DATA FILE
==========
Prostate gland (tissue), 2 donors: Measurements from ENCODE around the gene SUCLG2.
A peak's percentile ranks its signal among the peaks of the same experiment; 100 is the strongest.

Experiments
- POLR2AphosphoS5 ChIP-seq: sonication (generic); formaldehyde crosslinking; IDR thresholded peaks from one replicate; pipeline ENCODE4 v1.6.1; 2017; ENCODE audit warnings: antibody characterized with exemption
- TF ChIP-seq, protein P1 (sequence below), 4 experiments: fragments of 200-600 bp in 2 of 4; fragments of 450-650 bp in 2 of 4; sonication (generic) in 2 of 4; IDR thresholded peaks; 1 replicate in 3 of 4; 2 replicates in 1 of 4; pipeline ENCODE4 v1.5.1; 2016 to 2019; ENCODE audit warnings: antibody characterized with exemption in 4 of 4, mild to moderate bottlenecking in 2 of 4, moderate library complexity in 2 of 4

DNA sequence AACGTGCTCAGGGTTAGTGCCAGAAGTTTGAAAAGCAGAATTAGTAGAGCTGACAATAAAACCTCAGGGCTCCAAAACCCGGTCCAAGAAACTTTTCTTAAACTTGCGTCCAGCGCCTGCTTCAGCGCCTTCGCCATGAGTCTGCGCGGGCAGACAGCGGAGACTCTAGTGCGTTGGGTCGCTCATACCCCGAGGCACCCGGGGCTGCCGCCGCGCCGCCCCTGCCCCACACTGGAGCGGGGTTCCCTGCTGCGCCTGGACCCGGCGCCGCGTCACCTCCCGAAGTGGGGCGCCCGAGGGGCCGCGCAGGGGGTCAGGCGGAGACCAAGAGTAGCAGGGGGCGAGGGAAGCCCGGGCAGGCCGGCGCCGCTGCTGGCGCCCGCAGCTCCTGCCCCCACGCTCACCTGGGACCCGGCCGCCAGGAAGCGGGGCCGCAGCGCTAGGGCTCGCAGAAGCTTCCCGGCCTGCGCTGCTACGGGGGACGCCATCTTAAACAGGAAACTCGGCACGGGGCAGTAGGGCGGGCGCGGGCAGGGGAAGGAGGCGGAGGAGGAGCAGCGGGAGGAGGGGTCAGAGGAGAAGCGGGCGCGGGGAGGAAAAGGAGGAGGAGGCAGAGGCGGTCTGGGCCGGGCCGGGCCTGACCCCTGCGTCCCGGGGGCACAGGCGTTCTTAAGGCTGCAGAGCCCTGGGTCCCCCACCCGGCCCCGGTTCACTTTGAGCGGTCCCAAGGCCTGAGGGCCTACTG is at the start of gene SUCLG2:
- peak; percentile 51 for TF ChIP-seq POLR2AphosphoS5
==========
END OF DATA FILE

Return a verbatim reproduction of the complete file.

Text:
Prostate gland (tissue), 2 donors: Measurements from ENCODE around the gene SUCLG2.
A peak's percentile ranks its signal among the peaks of the same experiment; 100 is the strongest.

Experiments
- POLR2AphosphoS5 ChIP-seq: sonication (generic); formaldehyde crosslinking; IDR thresholded peaks from one replicate; pipeline ENCODE4 v1.6.1; 2017; ENCODE audit warnings: antibody characterized with exemption
- TF ChIP-seq, protein P1 (sequence below), 4 experiments: fragments of 200-600 bp in 2 of 4; fragments of 450-650 bp in 2 of 4; sonication (generic) in 2 of 4; IDR thresholded peaks; 1 replicate in 3 of 4; 2 replicates in 1 of 4; pipeline ENCODE4 v1.5.1; 2016 to 2019; ENCODE audit warnings: antibody characterized with exemption in 4 of 4, mild to moderate bottlenecking in 2 of 4, moderate library complexity in 2 of 4

DNA sequence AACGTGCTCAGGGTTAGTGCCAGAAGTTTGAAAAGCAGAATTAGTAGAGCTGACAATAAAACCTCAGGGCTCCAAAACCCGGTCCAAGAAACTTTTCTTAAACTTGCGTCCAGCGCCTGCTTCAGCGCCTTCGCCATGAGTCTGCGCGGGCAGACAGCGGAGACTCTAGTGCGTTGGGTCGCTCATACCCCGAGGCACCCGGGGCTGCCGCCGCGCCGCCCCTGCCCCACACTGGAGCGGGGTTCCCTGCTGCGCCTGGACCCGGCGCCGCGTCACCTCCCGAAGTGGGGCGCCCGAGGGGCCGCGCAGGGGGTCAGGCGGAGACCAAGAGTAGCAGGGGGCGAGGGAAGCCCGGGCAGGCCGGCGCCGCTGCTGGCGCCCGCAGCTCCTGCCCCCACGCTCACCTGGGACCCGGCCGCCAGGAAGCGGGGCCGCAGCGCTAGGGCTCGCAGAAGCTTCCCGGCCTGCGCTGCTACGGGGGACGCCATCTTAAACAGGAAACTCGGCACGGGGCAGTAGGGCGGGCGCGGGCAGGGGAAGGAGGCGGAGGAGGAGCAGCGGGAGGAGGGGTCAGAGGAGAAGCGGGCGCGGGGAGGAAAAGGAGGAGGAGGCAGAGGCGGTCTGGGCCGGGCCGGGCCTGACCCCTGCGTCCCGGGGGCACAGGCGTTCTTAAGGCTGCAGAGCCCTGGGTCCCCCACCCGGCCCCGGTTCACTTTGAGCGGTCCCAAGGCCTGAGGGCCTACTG is at the start of gene SUCLG2:
- peak; percentile 51 for TF ChIP-seq POLR2AphosphoS5